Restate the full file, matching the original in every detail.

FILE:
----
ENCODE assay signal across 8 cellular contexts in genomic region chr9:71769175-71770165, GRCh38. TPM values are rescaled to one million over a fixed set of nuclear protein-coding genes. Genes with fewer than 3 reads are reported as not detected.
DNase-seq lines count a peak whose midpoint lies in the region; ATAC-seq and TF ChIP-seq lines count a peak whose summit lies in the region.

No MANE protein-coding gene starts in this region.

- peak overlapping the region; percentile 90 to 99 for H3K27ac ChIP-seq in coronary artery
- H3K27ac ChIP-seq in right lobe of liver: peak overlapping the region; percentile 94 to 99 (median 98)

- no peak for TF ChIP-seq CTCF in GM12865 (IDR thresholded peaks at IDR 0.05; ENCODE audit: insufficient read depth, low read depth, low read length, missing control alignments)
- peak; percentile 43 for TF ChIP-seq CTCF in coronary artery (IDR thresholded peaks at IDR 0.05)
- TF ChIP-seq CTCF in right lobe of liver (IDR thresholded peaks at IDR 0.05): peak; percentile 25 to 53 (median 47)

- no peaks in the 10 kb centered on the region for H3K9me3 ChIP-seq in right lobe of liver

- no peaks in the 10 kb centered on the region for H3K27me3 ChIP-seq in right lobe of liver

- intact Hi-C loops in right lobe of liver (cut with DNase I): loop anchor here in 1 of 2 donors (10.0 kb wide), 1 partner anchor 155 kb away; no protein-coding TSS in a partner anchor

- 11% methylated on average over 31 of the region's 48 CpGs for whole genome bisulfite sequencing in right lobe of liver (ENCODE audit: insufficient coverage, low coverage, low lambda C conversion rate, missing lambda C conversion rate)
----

ENCODE assay signal across 8 cellular contexts in genomic region chr9:71769175-71770165, GRCh38. TPM values are rescaled to one million over a fixed set of nuclear protein-coding genes. Genes with fewer than 3 reads are reported as not detected.
DNase-seq lines count a peak whose midpoint lies in the region; ATAC-seq and TF ChIP-seq lines count a peak whose summit lies in the region.

No MANE protein-coding gene starts in this region.

- peak overlapping the region; percentile 90 to 99 for H3K27ac ChIP-seq in coronary artery
- H3K27ac ChIP-seq in right lobe of liver: peak overlapping the region; percentile 94 to 99 (median 98)

- no peak for TF ChIP-seq CTCF in GM12865 (IDR thresholded peaks at IDR 0.05; ENCODE audit: insufficient read depth, low read depth, low read length, missing control alignments)
- peak; percentile 43 for TF ChIP-seq CTCF in coronary artery (IDR thresholded peaks at IDR 0.05)
- TF ChIP-seq CTCF in right lobe of liver (IDR thresholded peaks at IDR 0.05): peak; percentile 25 to 53 (median 47)

- no peaks in the 10 kb centered on the region for H3K9me3 ChIP-seq in right lobe of liver

- no peaks in the 10 kb centered on the region for H3K27me3 ChIP-seq in right lobe of liver

- intact Hi-C loops in right lobe of liver (cut with DNase I): loop anchor here in 1 of 2 donors (10.0 kb wide), 1 partner anchor 155 kb away; no protein-coding TSS in a partner anchor

- 11% methylated on average over 31 of the region's 48 CpGs for whole genome bisulfite sequencing in right lobe of liver (ENCODE audit: insufficient coverage, low coverage, low lambda C conversion rate, missing lambda C conversion rate)